# Simple Environmental Economics Classical economics looks at supply and demand, cost of production for suppliers. Cost of production includes processing,

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Simple Environmental Economics Classical economics looks at supply and demand, cost of production for suppliers. Cost of production includes processing, labor, distribution, taxes and so forth. Does not look at environmental costs, economic costs not involved in production. These costs are called “externalities.”

Externality Examples A power plant’s carbon emissions heats up planet. Cost: ecosystem is damaged. A mining company pollutes a river. Cost: Fishermen downstream lose jobs. A logging company cuts down trees. Cost: Local people lose their homes, jobs. A new dam floods a city. Cost: People must move; they lose their jobs.

Externalities & Costs Environmental economics adds externalities to costs. But how to estimate those figures? What is the cost of moving a town, getting people new jobs? What is cost of lost species? What is cost of dirty air?

Simple Pricing Theory Price=demand/supply. Assumes only one manufacturer. Assumes everything is sold, even if price has to fall or rise. Cost=materials, processing, labor, distribution, taxes and so forth. As supply falls, price increases. As demand rises, price increases.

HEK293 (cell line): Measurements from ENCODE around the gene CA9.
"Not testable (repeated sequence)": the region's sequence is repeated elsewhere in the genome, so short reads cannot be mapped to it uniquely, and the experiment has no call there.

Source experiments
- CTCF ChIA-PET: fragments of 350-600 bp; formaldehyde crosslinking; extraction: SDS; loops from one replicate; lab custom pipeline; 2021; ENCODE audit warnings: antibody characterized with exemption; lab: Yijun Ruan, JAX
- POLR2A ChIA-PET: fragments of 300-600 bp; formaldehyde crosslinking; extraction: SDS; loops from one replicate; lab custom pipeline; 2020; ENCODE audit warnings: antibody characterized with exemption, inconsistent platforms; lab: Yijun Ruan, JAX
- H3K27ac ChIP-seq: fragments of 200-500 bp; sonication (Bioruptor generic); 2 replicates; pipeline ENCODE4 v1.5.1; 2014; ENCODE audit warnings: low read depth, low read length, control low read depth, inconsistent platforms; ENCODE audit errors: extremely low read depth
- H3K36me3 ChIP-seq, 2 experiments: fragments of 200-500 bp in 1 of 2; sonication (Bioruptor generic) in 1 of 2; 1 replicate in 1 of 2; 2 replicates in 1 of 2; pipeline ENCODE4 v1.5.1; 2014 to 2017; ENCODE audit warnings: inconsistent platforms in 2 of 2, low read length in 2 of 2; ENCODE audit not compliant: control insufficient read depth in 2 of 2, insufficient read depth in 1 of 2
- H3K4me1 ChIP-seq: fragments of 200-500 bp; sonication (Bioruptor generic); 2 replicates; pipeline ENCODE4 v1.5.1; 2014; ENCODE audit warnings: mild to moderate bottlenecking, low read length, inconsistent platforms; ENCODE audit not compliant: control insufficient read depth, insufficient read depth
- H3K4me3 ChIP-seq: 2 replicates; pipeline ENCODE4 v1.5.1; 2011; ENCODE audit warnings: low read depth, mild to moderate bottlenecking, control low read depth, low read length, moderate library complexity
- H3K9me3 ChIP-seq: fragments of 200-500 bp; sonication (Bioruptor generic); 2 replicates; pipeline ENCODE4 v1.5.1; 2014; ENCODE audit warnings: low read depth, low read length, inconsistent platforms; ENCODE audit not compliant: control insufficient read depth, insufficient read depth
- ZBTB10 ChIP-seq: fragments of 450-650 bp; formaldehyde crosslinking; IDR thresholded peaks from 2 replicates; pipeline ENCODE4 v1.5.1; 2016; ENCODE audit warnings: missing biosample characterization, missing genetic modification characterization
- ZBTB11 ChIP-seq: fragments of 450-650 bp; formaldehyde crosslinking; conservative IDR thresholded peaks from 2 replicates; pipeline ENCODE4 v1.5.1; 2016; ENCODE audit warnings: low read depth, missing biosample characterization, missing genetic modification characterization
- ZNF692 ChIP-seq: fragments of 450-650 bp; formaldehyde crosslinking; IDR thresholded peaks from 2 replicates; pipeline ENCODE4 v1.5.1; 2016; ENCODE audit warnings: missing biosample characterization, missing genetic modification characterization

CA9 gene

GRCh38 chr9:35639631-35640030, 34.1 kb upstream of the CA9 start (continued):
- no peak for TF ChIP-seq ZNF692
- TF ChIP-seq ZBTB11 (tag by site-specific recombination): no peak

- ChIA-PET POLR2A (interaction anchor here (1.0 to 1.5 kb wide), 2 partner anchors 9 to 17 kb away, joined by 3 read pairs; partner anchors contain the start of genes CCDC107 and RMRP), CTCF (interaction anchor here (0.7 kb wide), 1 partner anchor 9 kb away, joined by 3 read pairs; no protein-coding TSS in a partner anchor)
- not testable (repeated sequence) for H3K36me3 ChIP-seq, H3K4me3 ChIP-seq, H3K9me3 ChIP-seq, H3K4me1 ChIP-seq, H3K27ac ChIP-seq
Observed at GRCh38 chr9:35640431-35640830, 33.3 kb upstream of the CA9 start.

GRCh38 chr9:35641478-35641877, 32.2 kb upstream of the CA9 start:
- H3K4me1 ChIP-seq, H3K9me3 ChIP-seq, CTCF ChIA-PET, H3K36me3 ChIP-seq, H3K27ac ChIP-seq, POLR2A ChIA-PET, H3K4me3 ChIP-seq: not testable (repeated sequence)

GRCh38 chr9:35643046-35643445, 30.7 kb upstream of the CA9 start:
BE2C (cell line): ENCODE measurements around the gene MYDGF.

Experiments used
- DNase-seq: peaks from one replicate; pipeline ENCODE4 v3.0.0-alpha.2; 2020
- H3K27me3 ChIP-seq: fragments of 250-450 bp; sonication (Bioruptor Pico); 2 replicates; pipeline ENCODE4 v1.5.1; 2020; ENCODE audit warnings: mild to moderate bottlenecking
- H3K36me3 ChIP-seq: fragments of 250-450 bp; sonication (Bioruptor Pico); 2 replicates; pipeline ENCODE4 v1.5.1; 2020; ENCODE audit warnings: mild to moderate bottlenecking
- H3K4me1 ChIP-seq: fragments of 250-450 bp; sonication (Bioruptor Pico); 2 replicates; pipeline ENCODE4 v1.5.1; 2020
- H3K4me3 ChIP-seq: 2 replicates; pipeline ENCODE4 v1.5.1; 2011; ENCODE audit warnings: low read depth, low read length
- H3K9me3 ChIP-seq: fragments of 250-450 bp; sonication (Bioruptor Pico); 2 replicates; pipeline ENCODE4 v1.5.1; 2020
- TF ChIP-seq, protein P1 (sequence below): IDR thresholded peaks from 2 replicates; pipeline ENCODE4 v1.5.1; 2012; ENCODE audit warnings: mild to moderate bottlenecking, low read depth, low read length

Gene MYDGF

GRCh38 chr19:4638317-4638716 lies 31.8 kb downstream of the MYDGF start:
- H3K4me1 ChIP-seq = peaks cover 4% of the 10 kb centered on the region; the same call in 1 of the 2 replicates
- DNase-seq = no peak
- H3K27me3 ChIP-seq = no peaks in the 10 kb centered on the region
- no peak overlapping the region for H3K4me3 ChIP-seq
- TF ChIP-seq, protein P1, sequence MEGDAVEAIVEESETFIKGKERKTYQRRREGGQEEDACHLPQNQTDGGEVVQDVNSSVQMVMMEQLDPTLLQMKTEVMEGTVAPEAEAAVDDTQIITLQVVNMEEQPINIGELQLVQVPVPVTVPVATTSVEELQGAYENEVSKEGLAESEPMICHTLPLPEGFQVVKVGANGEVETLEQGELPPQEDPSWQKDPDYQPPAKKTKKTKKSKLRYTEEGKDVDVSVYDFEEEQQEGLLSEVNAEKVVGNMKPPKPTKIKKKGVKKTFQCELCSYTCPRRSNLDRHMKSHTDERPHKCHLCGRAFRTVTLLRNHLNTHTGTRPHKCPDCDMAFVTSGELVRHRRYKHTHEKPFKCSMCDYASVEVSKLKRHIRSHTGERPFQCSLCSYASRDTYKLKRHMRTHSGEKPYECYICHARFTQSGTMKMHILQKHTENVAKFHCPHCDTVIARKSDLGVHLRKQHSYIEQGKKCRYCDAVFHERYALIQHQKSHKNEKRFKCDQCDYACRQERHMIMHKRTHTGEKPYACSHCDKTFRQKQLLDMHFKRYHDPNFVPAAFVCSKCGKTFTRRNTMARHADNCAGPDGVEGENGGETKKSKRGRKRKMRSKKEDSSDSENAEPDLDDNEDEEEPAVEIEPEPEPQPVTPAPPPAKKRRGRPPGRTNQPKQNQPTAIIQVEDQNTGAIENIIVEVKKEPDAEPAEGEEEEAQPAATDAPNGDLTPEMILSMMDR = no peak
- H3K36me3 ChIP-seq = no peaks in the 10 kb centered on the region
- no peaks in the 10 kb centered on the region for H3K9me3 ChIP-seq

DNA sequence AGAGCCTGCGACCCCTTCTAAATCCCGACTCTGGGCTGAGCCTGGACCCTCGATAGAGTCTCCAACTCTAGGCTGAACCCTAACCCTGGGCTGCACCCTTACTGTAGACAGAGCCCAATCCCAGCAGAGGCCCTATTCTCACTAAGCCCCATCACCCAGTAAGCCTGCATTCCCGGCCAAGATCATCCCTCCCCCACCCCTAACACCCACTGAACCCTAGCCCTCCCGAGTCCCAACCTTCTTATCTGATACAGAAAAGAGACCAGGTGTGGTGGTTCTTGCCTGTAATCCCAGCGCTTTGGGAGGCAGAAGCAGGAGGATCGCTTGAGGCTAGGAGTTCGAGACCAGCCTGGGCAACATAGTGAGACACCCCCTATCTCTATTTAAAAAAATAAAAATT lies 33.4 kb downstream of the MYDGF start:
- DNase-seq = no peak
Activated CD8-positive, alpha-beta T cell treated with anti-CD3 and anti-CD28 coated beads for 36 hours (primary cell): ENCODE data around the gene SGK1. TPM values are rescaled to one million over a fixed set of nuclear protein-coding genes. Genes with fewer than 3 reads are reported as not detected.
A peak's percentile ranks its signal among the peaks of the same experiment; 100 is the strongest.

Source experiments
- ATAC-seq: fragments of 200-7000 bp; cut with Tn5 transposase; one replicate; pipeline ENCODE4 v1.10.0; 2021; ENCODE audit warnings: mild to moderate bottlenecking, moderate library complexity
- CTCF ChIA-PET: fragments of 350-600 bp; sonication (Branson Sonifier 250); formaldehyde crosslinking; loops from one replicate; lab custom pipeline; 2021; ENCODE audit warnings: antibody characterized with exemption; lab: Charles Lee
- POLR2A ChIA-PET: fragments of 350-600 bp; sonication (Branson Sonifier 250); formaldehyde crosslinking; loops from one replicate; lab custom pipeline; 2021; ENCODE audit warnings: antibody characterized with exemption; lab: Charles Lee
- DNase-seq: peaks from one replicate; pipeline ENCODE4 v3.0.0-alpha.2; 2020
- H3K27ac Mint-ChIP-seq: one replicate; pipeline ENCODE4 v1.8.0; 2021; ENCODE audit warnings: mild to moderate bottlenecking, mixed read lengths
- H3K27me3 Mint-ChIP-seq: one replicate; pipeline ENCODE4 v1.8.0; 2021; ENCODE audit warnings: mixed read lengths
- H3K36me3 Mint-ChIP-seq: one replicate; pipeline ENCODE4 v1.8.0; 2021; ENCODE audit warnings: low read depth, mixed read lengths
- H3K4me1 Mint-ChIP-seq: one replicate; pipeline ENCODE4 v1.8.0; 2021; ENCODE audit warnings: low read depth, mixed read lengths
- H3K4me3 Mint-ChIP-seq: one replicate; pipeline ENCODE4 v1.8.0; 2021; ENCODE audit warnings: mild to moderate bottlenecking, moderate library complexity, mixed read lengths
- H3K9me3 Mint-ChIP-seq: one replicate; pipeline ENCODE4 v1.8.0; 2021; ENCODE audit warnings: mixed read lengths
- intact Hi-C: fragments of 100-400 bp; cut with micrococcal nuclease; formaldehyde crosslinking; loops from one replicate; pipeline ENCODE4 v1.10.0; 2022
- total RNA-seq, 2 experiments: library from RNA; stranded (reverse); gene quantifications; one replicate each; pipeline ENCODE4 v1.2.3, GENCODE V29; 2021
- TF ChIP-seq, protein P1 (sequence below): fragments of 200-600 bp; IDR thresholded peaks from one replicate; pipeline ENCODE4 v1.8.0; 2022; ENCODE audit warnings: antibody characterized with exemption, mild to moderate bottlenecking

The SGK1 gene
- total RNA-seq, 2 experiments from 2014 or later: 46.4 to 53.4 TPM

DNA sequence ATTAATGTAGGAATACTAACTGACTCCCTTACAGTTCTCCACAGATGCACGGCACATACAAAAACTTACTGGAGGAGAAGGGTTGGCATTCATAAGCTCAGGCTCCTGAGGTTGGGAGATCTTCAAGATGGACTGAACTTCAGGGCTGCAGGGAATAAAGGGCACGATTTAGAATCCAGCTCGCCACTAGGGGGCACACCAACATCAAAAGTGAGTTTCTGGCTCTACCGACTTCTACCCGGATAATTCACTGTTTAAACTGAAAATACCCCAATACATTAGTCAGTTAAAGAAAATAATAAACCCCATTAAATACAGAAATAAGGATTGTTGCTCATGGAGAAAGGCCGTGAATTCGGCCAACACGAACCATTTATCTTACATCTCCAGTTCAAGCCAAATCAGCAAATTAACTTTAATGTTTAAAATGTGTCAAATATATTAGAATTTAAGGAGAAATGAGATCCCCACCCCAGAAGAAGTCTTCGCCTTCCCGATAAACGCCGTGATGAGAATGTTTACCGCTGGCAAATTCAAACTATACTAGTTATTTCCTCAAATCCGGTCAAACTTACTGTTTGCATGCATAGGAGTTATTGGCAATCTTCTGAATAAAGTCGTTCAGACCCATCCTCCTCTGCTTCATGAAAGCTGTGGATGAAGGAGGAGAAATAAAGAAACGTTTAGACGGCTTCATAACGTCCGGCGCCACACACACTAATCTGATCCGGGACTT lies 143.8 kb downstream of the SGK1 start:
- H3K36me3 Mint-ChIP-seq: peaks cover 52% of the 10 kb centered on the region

Example 1: Supply=Demand Cost of production=\$1 Base price=\$1.25 Amount produced=100 Demand=100 100/100=1 (demand/supply) 100*1*1.25=\$1.25 per unit, or \$125 Production cost=\$1*100=\$100 Profit=\$25

Example 2: Demand Falls Cost of production=\$1 Base price=\$1.25 Amount produced=100 Demand=95 95/100=.95 100*.95*1.25=\$1.19 per unit, or \$119 Production cost=\$1*100=\$100 Profit=\$19

Example 3: Demand Rises Cost of production=\$1 Base price=\$1.25 Amount produced=100 Demand=105 105/100=1.05 100*1.05*1.25=\$1.31 per unit, or \$131 Production cost=\$1*100=\$100 Profit=\$31

Adding Externalities Cost of production=\$1 Cost of externalities=\$0.20 Cost rises to \$1.20 How do we compute externalities? How do we even know what they are? How long do they last? Who gets the money, and how do they get it? Market-driven, government driven?

Example 1a: With Externalities Cost of production=\$1.20 Base price=\$1.25 Amount produced=100 Demand=100 100/100=1 100*1*1.25=\$1.25 per unit, or \$125 Production cost=\$1.20*100=\$120 Profit=\$5—a huge fall!

Example 2a Cost of production=\$1.20 Base price=\$1.25 Amount produced=100 Demand=95 95/100=.95 100*.95*1.25=\$1.19 per unit, or \$119 Production cost=\$1.20*100=\$120 Profit=none—a loss of \$1

Example 3a Cost of production=\$1.20 Base price=\$1.25 Amount produced=100 Demand=105 105/100=1.05 100*1.05*1.25=\$1.31 per unit, or \$131 Production cost=\$1.20*100=\$120 Profit=\$11—still a huge fall in profit

Making It Work “Cap & trade:” Carbon emissions “capped” at current levels. Reduce emissions, sell the difference to other polluters. Market already working in Europe. “Carbon offsets:” Buy a forest that eats carbon, reducing emissions that way. Helps you stay under cap, maybe sell the difference. Who enforces cap? Who runs, regulates the market?

Other Environmental Costs Can cap and trade be extended to water pollution? Can it work with things other than carbon, like mercury or medical wastes? Can it work for displaced people? Many unanswered questions—critical ones for the developing world. Can developing world develop without becoming heavy polluters?

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